Is Mobile like Computing in the 1990′s
Some words were exchanged on the internet this weekend about whether Android and iOS market share and whether Android is analogous to Microsoft in the personal computing revolution of the ’90′s(ish). I tend to think not, but first to clarify a few things:
Points were made & points were missed as Fred Wilson posted a follow up to an earlier post where he recommended devs program for Android as it will be the dominant share & he supported this with Comscore numbers that showed iOS stagnant in the marketplace, interpreted by Business Insider as being “dead in the water” based on the same info. John Gruber posted at Daring Fireball and Marco Arment posted at Marco.org that, generally speaking, the iOS platform is larger than the iPhone as the iPod touch and the iPad weren’t represented in the numbers and that the iOS platform is more profitable to developers to boot.
Without having read through hundreds of responses to posts such as these, I think that there are a few things to clarify on this subject. Each of the above are right in their own way.
- Fred Wilson has stated before that he is looking predominately at always-on, always-connected and always-with-you devices. iPod touches & iPads are not 100% in all three of these categories, so he sees them as not relevant for a business that is using mobile to target customers in a time-sensitive, geographically relevant way. The key here is that mobile is an extension of a larger business opportunity but is really only relevant when it leverages all the power of the mobile network as well as the device.
- From the other side of things, Gruber and Arment are looking at the platforms from the perspective of small or independent developers who are looking to profit directly from an app they have developed or a service that supports the app. At this point not only does the more expansive interpretation of iOS devices become important, but so does the relatively frictionless iOS store experience both from the perspective of the consumer and the dev.
Moving beyond that, is Android like Windows in the 90′s? It has been argued that it benefits from a wider range of hardware & carriers leading to a similar commoditization that happened with computers in the early to mid-90′s. iOS is said to be on the high end of the spectrum in terms of hardware price, services (due to more constrained availability through carrier contracts) and even app pricing. So Apple is doomed to play a minority role at best or, at worst, slide into irrelevance and wither away.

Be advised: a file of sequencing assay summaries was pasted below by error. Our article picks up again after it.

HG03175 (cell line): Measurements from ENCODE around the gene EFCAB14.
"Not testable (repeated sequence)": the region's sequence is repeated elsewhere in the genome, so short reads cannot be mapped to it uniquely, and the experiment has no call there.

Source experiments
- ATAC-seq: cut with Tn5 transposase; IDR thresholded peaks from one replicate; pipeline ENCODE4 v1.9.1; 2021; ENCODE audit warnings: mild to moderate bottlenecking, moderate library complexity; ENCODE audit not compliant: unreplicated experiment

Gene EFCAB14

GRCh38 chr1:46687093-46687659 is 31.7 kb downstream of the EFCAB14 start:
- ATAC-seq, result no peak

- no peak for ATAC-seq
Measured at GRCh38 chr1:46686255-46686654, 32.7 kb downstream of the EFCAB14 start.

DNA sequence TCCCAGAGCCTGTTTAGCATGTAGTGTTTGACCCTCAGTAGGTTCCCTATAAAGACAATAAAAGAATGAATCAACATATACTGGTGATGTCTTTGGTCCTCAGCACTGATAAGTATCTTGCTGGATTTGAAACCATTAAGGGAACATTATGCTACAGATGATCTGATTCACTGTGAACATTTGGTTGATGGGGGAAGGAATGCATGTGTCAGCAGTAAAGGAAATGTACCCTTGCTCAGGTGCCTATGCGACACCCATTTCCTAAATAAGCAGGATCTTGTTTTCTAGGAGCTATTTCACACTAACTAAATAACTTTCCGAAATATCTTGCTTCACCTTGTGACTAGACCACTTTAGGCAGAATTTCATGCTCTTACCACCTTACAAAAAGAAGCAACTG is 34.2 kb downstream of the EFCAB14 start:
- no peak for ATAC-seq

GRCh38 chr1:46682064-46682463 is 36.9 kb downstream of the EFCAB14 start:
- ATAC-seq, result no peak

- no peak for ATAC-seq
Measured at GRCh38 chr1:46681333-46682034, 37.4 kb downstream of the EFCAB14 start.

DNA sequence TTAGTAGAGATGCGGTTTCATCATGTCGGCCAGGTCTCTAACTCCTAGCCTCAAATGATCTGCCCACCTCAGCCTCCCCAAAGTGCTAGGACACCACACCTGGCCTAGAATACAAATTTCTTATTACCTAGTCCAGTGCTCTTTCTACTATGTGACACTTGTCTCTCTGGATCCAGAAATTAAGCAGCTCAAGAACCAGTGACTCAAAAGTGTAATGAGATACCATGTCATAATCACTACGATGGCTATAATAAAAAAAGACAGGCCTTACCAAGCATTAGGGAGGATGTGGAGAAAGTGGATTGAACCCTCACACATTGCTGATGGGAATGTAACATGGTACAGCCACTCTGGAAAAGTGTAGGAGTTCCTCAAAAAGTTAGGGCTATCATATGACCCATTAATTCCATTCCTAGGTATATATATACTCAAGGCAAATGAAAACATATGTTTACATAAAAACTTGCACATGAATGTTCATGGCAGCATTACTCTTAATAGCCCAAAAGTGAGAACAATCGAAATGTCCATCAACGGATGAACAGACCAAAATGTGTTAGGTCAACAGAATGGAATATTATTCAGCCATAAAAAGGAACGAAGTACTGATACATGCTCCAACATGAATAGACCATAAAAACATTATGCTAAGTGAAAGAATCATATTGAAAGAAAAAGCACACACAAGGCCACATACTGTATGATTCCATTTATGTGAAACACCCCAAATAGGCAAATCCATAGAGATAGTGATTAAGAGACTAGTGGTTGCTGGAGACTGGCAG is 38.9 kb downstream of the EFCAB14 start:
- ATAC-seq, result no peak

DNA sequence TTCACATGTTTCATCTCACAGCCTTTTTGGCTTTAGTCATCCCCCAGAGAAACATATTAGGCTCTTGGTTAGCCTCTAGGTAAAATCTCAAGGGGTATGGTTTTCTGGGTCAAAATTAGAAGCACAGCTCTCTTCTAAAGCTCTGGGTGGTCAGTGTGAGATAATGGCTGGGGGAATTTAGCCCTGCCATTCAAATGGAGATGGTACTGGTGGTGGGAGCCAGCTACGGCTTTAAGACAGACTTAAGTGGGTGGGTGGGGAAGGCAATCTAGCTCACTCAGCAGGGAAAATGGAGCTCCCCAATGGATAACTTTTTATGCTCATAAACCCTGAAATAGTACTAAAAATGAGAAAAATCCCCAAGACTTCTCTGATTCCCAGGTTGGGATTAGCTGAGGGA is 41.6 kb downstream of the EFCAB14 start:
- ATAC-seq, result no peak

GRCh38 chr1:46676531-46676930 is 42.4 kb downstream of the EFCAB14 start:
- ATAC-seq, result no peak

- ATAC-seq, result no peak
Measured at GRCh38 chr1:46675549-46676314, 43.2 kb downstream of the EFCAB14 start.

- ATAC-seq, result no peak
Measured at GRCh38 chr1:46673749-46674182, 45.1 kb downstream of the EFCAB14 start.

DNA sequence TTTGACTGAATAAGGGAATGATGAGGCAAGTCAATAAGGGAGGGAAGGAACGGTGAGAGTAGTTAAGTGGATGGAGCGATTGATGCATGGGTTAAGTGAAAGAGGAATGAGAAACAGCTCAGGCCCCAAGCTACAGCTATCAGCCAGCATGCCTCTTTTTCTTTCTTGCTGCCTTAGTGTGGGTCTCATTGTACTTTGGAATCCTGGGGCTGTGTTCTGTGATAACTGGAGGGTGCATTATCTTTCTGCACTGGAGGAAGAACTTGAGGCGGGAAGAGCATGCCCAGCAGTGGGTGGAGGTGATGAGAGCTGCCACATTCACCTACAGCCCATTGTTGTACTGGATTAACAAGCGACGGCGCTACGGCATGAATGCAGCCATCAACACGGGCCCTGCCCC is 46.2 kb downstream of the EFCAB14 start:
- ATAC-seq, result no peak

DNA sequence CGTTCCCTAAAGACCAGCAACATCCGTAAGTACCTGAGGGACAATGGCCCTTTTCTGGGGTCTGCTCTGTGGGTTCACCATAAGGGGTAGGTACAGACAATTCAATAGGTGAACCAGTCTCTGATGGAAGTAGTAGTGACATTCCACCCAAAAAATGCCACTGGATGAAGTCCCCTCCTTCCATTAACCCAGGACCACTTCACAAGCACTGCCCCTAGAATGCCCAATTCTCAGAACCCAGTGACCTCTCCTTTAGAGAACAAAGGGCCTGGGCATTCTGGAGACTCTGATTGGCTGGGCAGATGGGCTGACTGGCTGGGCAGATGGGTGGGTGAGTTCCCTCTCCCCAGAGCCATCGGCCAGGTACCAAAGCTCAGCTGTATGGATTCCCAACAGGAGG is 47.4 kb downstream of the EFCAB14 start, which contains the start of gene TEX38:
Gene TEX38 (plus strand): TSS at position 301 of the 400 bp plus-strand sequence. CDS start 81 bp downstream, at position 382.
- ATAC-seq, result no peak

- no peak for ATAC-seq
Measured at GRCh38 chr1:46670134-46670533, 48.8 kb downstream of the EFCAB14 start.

I don’t believe that things will play out in the same way as the adoption of computing did two decades ago and here are a few reasons why:
- People bought computers and then figured out what to do with them. People are clearer about what they want from a smartphone than they were when they bought their first computers. Email, address books, social networks, internet search, news, weather, reference all have prior expectations for the next generation of smartphone adopters & platforms must live up to or exceed that baseline. None of these existed in any real form when people were buying computers in the early ’90s and most still didn’t have the kinks worked out at the end of that decade.
- Early personal computers did not really replace anything except possibly a typewriter. Note that I didn’t even touch on music, photos and video, the handling of which have their own expectations as defined by other devices, whether owned by the smartphone shopper or by a close friend/relative. Purchasers of smartphones may be replacing standalone devices—iPod, camera, video camera—as well as their ‘feature phone’ and will judge devices on a wide set of parameters as a result.
- Compatibility is not the issue it once was. It used to matter if a disk from one computer would be readable when inserted into another, be it a friend’s or on your desk at work/home. Files are generally cross-platform compatible and physical networking and exchange of files is the exception rather than the rule. This breaks a huge tie to any specific brand or platform. Note, though, that there is a huge iTunes ecosystem that perpetuates loyalty to that platform and those roots grow deeper and stronger with each passing year and million devices sold.
- Computing had little or no ecosystem. I almost didn’t include this as it seems to live with bullet one above, but I think it’s important enough to stand alone. Even if people knew what they wanted the computer for (like keep track of recipes or do their bookkeeping & taxes) there was not a solid ecosystem to support it. Modern ecosystems assure compatibility and standardisation, afford broad exposure and consumer ratings & reviews as well as a payment system and direct revenue stream for developers. Some will say that Microsoft ruled because of a stronger or more diverse ecosystem but I feel that it was mostly a perceived benefit rather than a real one and certainly pales in comparison to the expectations of today. Mobile hardware may or may not be judged on the viability of its ecosystem, but the standards have definitely changed since the ’90s.
This is obviously a deep vein to mine & I look forward to exploring it with consumers. Overall I tend to side more with Gruber & Arment insofar as the short term money for independents is much more likely to come from iOS and the overall mobile computing experience will continue to be shaped by non-phone devices in addition to those sold by carriers. While I definitely understand the Android as most penetrated smartPHONE platform, I disagree that this is analogous to the PC wars of the 1990′s and think that it is an erroneous reason to choose a platform as a basis for development.